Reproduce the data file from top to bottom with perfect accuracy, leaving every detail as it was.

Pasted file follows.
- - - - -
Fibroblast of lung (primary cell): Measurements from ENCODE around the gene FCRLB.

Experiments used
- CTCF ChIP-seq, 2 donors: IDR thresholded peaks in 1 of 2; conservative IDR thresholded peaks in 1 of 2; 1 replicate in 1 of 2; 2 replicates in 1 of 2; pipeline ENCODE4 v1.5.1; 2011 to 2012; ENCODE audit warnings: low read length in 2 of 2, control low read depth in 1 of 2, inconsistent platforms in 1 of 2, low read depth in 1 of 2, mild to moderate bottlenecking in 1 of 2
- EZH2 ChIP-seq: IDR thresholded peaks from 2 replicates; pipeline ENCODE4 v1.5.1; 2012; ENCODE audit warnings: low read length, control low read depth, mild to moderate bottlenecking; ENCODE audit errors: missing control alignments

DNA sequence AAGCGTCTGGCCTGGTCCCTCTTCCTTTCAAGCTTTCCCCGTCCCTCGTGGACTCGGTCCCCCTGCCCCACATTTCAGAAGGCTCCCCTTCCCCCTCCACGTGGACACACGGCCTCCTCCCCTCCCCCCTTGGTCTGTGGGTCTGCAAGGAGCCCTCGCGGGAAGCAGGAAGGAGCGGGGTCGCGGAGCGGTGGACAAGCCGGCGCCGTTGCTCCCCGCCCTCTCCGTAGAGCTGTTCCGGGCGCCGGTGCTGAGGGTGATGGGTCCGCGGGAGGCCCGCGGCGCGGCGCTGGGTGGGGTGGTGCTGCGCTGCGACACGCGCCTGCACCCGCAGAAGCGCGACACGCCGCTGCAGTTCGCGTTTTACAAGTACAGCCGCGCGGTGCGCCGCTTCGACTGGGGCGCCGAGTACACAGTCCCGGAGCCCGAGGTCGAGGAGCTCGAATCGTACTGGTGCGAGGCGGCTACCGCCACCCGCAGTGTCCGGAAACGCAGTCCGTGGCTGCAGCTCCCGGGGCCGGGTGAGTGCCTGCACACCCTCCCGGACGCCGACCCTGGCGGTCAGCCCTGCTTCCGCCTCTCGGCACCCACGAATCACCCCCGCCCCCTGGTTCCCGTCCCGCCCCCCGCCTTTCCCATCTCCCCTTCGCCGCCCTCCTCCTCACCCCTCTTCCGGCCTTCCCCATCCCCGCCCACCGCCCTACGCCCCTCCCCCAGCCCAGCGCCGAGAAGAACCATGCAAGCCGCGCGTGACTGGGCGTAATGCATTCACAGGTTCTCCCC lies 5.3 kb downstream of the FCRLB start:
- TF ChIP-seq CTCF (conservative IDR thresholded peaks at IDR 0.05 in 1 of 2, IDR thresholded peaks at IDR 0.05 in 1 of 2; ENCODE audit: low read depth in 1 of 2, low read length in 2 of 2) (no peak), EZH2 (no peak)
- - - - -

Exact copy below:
Fibroblast of lung (primary cell): Measurements from ENCODE around the gene FCRLB.

Experiments used
- CTCF ChIP-seq, 2 donors: IDR thresholded peaks in 1 of 2; conservative IDR thresholded peaks in 1 of 2; 1 replicate in 1 of 2; 2 replicates in 1 of 2; pipeline ENCODE4 v1.5.1; 2011 to 2012; ENCODE audit warnings: low read length in 2 of 2, control low read depth in 1 of 2, inconsistent platforms in 1 of 2, low read depth in 1 of 2, mild to moderate bottlenecking in 1 of 2
- EZH2 ChIP-seq: IDR thresholded peaks from 2 replicates; pipeline ENCODE4 v1.5.1; 2012; ENCODE audit warnings: low read length, control low read depth, mild to moderate bottlenecking; ENCODE audit errors: missing control alignments

DNA sequence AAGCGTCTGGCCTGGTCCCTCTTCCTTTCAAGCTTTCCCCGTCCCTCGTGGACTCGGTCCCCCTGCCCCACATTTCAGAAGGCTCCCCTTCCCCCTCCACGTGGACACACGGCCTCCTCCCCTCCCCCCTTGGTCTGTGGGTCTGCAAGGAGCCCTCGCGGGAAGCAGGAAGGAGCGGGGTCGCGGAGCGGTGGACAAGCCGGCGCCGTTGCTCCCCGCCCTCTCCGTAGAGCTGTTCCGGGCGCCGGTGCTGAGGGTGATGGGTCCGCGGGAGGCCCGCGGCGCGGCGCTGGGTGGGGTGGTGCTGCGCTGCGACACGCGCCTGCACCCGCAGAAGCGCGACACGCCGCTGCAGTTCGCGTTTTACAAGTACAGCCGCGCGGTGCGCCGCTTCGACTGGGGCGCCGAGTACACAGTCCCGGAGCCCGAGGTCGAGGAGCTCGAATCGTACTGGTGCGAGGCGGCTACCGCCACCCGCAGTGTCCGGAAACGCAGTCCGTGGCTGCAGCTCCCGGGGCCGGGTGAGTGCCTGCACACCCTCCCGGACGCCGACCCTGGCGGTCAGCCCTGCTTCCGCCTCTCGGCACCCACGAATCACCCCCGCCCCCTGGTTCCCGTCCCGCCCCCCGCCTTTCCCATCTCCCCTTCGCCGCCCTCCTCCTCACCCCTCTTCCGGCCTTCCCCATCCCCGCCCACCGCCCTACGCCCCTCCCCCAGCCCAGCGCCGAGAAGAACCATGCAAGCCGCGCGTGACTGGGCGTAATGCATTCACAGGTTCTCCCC lies 5.3 kb downstream of the FCRLB start:
- TF ChIP-seq CTCF (conservative IDR thresholded peaks at IDR 0.05 in 1 of 2, IDR thresholded peaks at IDR 0.05 in 1 of 2; ENCODE audit: low read depth in 1 of 2, low read length in 2 of 2) (no peak), EZH2 (no peak)